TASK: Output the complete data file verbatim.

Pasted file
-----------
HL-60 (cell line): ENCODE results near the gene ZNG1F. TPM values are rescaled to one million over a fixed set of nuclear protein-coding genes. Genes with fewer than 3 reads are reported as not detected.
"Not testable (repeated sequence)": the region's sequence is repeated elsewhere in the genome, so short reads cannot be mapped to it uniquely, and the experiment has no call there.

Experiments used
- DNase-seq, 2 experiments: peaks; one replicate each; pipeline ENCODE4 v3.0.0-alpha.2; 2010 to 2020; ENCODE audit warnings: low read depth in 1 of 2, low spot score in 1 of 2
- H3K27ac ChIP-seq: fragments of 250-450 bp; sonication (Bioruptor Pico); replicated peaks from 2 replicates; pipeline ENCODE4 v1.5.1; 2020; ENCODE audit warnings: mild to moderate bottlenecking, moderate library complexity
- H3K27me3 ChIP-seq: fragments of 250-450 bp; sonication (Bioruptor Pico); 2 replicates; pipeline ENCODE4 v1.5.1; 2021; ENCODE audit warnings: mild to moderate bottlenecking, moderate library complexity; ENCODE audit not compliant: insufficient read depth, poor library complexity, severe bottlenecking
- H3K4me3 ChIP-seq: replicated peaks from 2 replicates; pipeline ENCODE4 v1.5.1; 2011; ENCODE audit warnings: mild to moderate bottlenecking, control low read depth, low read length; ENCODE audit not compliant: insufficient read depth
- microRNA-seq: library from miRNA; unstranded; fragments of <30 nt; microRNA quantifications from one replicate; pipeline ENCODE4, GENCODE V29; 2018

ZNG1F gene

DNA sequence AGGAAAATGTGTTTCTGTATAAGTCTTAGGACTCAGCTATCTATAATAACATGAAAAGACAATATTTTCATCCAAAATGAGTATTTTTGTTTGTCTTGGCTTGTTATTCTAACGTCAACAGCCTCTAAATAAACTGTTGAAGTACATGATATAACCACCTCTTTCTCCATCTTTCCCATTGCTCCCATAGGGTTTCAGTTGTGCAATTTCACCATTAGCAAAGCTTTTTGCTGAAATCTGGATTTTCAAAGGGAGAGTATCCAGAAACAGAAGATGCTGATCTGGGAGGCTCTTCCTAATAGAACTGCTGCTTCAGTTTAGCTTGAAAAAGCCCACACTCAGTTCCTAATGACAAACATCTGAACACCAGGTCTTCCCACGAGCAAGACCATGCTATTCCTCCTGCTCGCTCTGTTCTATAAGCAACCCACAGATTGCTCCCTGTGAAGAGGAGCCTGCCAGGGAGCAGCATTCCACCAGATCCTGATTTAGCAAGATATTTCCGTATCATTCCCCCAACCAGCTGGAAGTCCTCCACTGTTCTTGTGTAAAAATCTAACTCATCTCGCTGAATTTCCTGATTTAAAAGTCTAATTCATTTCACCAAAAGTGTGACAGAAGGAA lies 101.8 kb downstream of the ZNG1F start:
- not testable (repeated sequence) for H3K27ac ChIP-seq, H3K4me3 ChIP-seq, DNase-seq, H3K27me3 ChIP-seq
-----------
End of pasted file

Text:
HL-60 (cell line): ENCODE results near the gene ZNG1F. TPM values are rescaled to one million over a fixed set of nuclear protein-coding genes. Genes with fewer than 3 reads are reported as not detected.
"Not testable (repeated sequence)": the region's sequence is repeated elsewhere in the genome, so short reads cannot be mapped to it uniquely, and the experiment has no call there.

Experiments used
- DNase-seq, 2 experiments: peaks; one replicate each; pipeline ENCODE4 v3.0.0-alpha.2; 2010 to 2020; ENCODE audit warnings: low read depth in 1 of 2, low spot score in 1 of 2
- H3K27ac ChIP-seq: fragments of 250-450 bp; sonication (Bioruptor Pico); replicated peaks from 2 replicates; pipeline ENCODE4 v1.5.1; 2020; ENCODE audit warnings: mild to moderate bottlenecking, moderate library complexity
- H3K27me3 ChIP-seq: fragments of 250-450 bp; sonication (Bioruptor Pico); 2 replicates; pipeline ENCODE4 v1.5.1; 2021; ENCODE audit warnings: mild to moderate bottlenecking, moderate library complexity; ENCODE audit not compliant: insufficient read depth, poor library complexity, severe bottlenecking
- H3K4me3 ChIP-seq: replicated peaks from 2 replicates; pipeline ENCODE4 v1.5.1; 2011; ENCODE audit warnings: mild to moderate bottlenecking, control low read depth, low read length; ENCODE audit not compliant: insufficient read depth
- microRNA-seq: library from miRNA; unstranded; fragments of <30 nt; microRNA quantifications from one replicate; pipeline ENCODE4, GENCODE V29; 2018

ZNG1F gene

DNA sequence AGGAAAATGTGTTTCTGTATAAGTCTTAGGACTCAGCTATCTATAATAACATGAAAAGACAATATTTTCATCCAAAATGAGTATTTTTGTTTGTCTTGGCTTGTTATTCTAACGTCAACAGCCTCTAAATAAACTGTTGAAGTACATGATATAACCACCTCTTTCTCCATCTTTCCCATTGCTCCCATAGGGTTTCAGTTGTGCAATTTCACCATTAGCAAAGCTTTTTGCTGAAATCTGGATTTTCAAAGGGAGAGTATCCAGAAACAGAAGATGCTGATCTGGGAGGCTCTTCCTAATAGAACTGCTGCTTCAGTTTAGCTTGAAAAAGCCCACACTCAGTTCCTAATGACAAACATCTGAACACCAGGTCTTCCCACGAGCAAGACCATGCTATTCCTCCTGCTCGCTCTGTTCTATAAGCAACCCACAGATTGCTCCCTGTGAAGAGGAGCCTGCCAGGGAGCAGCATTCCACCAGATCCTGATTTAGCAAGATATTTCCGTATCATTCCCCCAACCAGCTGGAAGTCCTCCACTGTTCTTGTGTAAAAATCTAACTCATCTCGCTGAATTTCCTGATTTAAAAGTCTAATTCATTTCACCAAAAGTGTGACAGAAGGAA lies 101.8 kb downstream of the ZNG1F start:
- not testable (repeated sequence) for H3K27ac ChIP-seq, H3K4me3 ChIP-seq, DNase-seq, H3K27me3 ChIP-seq